I’ve been able to attend many academic conferences that I normally would miss due to the expense. I was over the top happy when the Medieval conference in Kalamazoo announced they will be online this year. But I have noticed that this conference, like all of them nowadays, have many pro-homosexual topics which I will avoid, but still….

    So, as an introvert, I am actually fairly happy with staying home. We are awfully worried about our daughter.

  6. Michael says:

    Xenia,

    Keep us posted as we pray for your daughter…

  7. Duane Arnold says:

    Xenia

    “I offloaded probably 300 books. ”

    I’m now playing the game of, “Did I get rid of that book or not?”.

  8. Xenia says:

    Duane, that’s the truth. I had an episode of that last week. “Where’s that book with the chapter on the Visigoths?” Happily, I had kept it. Who knows why.

  9. josh hamrick says:

    Xenia – I’m guessing you’ve read a good bit on the Rasputin saga? I watched an Amazon documentary about it last week. Fascinating. Have heard it mentioned in the past, of course, but really never knew about all that it entailed.

  10. Michael says:

    I think the thing that troubles me is the realization that many things that have changed will not change back to what they were.
    The relationships lost will not mend when we reach herd immunity…nor will any sense of trust and fellowship.
    The people who are with you now are the people you will have going forward…and those will be stronger because of what we’ve all endured together.

  11. Duane Arnold says:

    Michael

    I think you are right. There has been so much disinformation and so many conspiracy theories and, as a result, so many broken relationships. I must admit, I view those who have bought into the craziness in a different way than I once did… I wonder if there is any future for those relationships…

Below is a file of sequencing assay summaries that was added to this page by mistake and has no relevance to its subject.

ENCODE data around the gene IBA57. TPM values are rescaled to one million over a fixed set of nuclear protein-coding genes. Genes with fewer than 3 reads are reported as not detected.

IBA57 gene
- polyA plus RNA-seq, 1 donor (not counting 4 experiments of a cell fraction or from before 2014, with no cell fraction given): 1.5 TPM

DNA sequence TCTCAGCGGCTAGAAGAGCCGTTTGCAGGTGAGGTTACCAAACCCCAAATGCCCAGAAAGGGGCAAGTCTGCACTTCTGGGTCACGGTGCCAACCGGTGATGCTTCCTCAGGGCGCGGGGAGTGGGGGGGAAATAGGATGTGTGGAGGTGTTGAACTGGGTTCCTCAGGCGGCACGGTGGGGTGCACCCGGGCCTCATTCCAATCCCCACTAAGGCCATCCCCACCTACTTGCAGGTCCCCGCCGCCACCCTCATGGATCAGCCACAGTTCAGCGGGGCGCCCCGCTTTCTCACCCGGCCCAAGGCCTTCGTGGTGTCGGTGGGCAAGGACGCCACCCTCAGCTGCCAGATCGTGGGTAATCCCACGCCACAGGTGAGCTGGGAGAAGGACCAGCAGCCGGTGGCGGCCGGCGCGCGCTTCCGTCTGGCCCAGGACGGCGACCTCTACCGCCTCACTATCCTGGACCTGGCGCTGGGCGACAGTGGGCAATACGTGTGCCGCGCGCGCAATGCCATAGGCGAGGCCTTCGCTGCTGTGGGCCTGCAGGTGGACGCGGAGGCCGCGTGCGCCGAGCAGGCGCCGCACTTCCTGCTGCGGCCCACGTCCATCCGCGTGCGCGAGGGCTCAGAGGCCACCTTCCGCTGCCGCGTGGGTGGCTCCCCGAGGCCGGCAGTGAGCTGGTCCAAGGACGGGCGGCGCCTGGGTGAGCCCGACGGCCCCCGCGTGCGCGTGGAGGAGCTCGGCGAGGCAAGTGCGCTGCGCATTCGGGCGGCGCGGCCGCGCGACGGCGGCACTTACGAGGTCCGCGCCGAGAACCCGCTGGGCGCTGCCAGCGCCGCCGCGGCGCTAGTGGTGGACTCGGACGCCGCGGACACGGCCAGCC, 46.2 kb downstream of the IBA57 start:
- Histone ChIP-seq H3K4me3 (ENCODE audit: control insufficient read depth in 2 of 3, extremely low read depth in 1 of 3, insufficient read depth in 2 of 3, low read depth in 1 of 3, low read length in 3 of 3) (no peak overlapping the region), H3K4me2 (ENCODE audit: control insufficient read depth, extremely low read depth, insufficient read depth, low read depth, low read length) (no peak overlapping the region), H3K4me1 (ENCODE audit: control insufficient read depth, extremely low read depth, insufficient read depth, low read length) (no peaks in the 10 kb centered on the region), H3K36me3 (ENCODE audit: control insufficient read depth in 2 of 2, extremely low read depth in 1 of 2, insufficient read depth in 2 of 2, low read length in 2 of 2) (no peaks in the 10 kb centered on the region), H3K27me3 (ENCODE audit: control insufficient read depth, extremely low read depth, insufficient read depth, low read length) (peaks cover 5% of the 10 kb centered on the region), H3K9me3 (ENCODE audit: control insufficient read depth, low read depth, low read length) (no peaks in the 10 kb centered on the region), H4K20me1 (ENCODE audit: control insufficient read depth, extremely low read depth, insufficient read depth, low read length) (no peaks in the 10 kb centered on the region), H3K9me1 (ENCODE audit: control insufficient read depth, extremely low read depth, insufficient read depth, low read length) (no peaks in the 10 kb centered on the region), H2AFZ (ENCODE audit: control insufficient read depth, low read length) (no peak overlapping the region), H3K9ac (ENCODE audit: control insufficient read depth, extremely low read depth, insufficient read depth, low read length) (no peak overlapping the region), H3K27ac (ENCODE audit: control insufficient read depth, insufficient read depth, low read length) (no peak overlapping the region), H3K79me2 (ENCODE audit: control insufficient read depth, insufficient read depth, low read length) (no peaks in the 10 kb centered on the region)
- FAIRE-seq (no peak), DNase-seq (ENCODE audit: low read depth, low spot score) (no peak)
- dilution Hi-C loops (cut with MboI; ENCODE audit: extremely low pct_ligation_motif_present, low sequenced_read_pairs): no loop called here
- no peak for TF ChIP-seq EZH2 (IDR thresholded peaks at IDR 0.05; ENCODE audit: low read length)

12. Xenia says:

    HI Josh, yeah, I’ve read a good number of books about Rasputin. I don’t think he was an entirely evil man. If you gave him money, he’d immediately give it away to the next poor person he met. He did seem to have the ability to help the Tsarevich. He was not an ordained priest or a tonsured monk so he was dishonest for presenting himself as such (big pectoral cross, cassock, letting people call him Father.) He was a drunkard and a womanizer. If the Tsarina hadn’t placed so much trust in him, he would have just been another drunken womanizer, but she was terrified for the life of her son. The Tsar listened to his advice, which had disastrous consequences, but it wasn’t outrageous advice; he just wasn’t qualified to give it. So basically he was a drunken womanizing poser who, by some uncanny means, was able to help the royal family and had enormous influence on the Romanovs. I believe he was used by Satan to help usher in the 70 year Communist Yoke, as they call it at my church. His daughter lives (lived) in Tarzana, California!